What will the dry spring planting conditions mean for Georgia agriculture? How many acres of each crop will be planted this year? To gather reliable, objective information, the Georgia Field Office of USDA’s National Agricultural Statistics Service (NASS) will be surveying farmers for the June Agricultural Survey.
There is always speculation about each new crop season and agricultural producers are the main source for gathering the facts. “If we speak up and report the facts about the 2007 crop season, we can help reduce uncertainty in the agricultural marketplace,” says Doug Kleweno, state director with the Georgia Field Office.
“We safeguard the confidentiality f all survey responses,” he adds. “Information from individual operations is combined with other responses to provide the needed data. NASS works with farmers and ranchers to provide meaningful, accurate, and objective statistics that help keep U.S. agriculture informed.”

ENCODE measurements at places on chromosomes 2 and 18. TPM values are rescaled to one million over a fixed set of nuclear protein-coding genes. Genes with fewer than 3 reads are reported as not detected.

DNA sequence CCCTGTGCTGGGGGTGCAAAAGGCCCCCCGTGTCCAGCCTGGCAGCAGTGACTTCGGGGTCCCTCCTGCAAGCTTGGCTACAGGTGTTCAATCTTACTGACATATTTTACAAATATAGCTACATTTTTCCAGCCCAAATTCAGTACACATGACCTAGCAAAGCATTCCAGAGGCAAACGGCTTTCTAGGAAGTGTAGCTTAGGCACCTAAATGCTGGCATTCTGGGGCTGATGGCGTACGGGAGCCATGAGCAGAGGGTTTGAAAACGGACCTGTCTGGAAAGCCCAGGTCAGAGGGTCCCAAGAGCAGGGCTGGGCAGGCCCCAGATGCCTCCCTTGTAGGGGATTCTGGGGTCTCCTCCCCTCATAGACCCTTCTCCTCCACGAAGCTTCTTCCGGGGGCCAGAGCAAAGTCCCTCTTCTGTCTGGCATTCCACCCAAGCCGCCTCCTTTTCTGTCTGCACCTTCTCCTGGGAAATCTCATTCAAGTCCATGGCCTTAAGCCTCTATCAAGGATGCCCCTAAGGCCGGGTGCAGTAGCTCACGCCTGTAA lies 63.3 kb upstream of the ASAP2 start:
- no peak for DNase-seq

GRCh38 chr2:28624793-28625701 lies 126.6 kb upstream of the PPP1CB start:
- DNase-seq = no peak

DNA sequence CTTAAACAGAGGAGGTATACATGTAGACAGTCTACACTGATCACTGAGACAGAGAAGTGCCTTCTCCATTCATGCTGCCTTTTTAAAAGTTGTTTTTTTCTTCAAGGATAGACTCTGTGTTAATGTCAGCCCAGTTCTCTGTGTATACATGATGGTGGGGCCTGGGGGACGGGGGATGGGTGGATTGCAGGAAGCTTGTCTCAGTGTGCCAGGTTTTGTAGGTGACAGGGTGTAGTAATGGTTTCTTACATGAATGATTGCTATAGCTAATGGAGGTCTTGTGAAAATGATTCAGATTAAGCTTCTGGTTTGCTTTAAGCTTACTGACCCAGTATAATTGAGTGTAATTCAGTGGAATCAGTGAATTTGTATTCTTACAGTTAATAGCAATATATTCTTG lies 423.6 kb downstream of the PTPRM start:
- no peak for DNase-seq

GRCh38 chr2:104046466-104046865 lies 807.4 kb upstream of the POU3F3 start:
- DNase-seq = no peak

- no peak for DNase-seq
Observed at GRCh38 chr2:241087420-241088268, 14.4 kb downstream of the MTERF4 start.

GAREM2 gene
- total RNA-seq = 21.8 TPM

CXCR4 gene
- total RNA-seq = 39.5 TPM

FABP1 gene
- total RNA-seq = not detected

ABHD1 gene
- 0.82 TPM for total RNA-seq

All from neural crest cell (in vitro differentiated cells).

The information gathered is widely used. Producers rely on the data to reach valid production, marketing and investment decisions. Industry analysts, Extension agents and farm organizations use the information in a variety of ways that benefit farmers.
The Georgia Field Office will be conducting the survey and a NASS representative will contact local producers between May 4 and June 15. Some respondents will be chosen from sampled areas of land identified on aerial photographs. This survey is particularly vital because it will provide the first clear indications of the potential production of major commodities in 2007.
The results of the 2007 Mid-Year Agricultural Survey will be released June 29, 2007.
All agricultural statistics published by NASS are available at www.nass.usda.gov/.
For more information call 1-800-253-4419 and ask to speak to someone about the Mid-Year Agricultural Suurvey.